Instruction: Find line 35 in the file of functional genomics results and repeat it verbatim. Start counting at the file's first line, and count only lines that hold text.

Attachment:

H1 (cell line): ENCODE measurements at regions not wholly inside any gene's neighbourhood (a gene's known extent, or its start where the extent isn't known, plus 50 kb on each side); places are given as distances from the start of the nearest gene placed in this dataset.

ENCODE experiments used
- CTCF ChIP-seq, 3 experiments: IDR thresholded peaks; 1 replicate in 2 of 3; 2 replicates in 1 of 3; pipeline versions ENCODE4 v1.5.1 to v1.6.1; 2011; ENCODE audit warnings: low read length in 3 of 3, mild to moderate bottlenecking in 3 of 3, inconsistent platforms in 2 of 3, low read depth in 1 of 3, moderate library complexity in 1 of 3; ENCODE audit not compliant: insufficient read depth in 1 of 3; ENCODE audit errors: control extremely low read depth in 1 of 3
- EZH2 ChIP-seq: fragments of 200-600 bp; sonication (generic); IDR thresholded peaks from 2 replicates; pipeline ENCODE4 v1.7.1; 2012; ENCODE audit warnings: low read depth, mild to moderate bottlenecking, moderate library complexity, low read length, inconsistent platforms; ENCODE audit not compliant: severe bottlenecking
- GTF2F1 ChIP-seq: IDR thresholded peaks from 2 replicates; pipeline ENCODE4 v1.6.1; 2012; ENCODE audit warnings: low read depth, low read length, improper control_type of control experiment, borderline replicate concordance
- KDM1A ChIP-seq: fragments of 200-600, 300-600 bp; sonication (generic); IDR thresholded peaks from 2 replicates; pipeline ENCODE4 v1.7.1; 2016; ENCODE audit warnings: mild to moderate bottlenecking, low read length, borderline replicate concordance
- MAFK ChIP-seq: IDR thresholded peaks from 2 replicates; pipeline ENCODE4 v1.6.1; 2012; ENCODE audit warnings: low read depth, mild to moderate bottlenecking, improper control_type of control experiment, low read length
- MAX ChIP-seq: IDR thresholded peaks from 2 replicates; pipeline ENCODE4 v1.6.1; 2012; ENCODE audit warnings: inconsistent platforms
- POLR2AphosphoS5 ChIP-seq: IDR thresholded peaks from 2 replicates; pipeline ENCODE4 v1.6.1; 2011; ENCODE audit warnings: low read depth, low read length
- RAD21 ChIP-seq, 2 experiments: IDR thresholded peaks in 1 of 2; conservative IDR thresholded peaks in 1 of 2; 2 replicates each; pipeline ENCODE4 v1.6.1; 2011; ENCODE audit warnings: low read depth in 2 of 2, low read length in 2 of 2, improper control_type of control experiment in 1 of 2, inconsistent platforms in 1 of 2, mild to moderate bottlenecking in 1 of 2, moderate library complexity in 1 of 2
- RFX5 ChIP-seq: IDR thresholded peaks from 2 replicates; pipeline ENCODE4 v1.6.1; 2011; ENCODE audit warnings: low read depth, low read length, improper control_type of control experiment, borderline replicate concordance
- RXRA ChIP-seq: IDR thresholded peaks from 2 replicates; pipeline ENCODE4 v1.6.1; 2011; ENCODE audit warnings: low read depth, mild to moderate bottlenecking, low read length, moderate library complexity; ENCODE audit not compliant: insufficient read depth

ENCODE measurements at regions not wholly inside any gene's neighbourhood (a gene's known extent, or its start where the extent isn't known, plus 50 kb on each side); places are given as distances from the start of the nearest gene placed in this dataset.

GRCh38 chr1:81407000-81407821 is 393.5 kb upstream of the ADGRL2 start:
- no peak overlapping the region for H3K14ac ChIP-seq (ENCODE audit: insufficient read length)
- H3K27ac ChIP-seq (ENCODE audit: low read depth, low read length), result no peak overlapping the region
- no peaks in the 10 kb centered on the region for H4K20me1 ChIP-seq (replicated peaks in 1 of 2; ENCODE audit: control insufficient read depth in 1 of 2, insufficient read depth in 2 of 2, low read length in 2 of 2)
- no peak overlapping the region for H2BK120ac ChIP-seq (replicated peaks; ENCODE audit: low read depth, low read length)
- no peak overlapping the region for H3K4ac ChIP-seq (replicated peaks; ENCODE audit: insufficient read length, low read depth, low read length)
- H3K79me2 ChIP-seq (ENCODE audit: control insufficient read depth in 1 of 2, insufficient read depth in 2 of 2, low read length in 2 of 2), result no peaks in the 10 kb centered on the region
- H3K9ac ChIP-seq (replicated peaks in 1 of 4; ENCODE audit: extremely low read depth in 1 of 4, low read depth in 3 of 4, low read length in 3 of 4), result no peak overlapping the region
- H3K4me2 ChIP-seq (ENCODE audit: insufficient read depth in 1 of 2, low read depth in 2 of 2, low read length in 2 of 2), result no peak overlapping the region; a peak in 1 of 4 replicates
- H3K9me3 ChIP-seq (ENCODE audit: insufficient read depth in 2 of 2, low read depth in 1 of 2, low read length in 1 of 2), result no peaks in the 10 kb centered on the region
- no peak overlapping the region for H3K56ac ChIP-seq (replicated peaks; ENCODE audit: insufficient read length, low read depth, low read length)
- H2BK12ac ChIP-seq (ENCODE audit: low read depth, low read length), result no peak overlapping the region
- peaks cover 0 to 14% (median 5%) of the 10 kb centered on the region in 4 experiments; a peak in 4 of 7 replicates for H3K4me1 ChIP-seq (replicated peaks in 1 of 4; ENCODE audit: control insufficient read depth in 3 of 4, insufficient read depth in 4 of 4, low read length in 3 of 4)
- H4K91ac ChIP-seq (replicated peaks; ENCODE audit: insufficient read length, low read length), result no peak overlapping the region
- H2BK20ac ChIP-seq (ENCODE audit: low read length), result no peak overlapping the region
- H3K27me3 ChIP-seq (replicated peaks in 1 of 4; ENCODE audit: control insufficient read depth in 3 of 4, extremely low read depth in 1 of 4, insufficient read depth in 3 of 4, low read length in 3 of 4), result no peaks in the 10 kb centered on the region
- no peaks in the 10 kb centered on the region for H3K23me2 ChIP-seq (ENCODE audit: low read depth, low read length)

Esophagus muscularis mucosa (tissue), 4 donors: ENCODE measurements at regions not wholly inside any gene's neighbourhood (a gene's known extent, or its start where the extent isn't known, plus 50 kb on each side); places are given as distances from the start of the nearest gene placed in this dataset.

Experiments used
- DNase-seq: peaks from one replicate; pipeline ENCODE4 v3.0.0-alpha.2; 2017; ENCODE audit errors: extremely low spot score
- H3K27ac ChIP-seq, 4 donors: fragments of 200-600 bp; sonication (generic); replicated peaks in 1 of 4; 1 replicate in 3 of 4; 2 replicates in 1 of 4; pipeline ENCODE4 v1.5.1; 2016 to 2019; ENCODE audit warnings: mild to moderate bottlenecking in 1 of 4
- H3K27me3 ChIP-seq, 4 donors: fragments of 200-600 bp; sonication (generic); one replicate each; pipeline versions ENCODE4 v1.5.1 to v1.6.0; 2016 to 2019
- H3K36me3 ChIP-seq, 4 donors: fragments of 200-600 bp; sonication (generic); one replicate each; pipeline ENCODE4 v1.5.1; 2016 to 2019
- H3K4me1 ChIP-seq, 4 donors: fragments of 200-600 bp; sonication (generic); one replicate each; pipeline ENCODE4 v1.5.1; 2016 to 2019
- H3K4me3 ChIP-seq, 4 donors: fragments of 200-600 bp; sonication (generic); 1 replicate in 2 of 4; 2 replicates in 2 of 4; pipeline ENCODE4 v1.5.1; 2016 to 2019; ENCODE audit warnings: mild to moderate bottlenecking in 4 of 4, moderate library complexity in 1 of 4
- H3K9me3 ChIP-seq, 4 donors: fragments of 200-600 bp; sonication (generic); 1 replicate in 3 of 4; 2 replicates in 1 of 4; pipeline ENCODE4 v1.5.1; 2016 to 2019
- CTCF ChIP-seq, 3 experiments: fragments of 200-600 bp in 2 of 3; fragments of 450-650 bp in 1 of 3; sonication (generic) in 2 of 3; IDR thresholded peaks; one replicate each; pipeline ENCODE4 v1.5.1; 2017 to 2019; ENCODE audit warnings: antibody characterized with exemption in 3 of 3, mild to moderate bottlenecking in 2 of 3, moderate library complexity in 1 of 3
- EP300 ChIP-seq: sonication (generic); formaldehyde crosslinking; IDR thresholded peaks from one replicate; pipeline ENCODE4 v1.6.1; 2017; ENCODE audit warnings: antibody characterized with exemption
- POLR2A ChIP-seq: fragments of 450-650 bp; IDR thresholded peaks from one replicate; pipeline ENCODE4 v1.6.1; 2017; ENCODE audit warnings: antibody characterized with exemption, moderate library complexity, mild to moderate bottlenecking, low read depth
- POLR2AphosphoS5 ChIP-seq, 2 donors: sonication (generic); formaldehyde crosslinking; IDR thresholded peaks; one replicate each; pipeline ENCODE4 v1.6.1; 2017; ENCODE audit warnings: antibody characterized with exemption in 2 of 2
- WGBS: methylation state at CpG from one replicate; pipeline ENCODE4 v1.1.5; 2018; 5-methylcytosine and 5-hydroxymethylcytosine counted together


- H3K27me3 ChIP-seq, 4 donors: fragments of 200-600 bp; sonication (generic); one replicate each; pipeline versions ENCODE4 v1.5.1 to v1.6.0; 2016 to 2019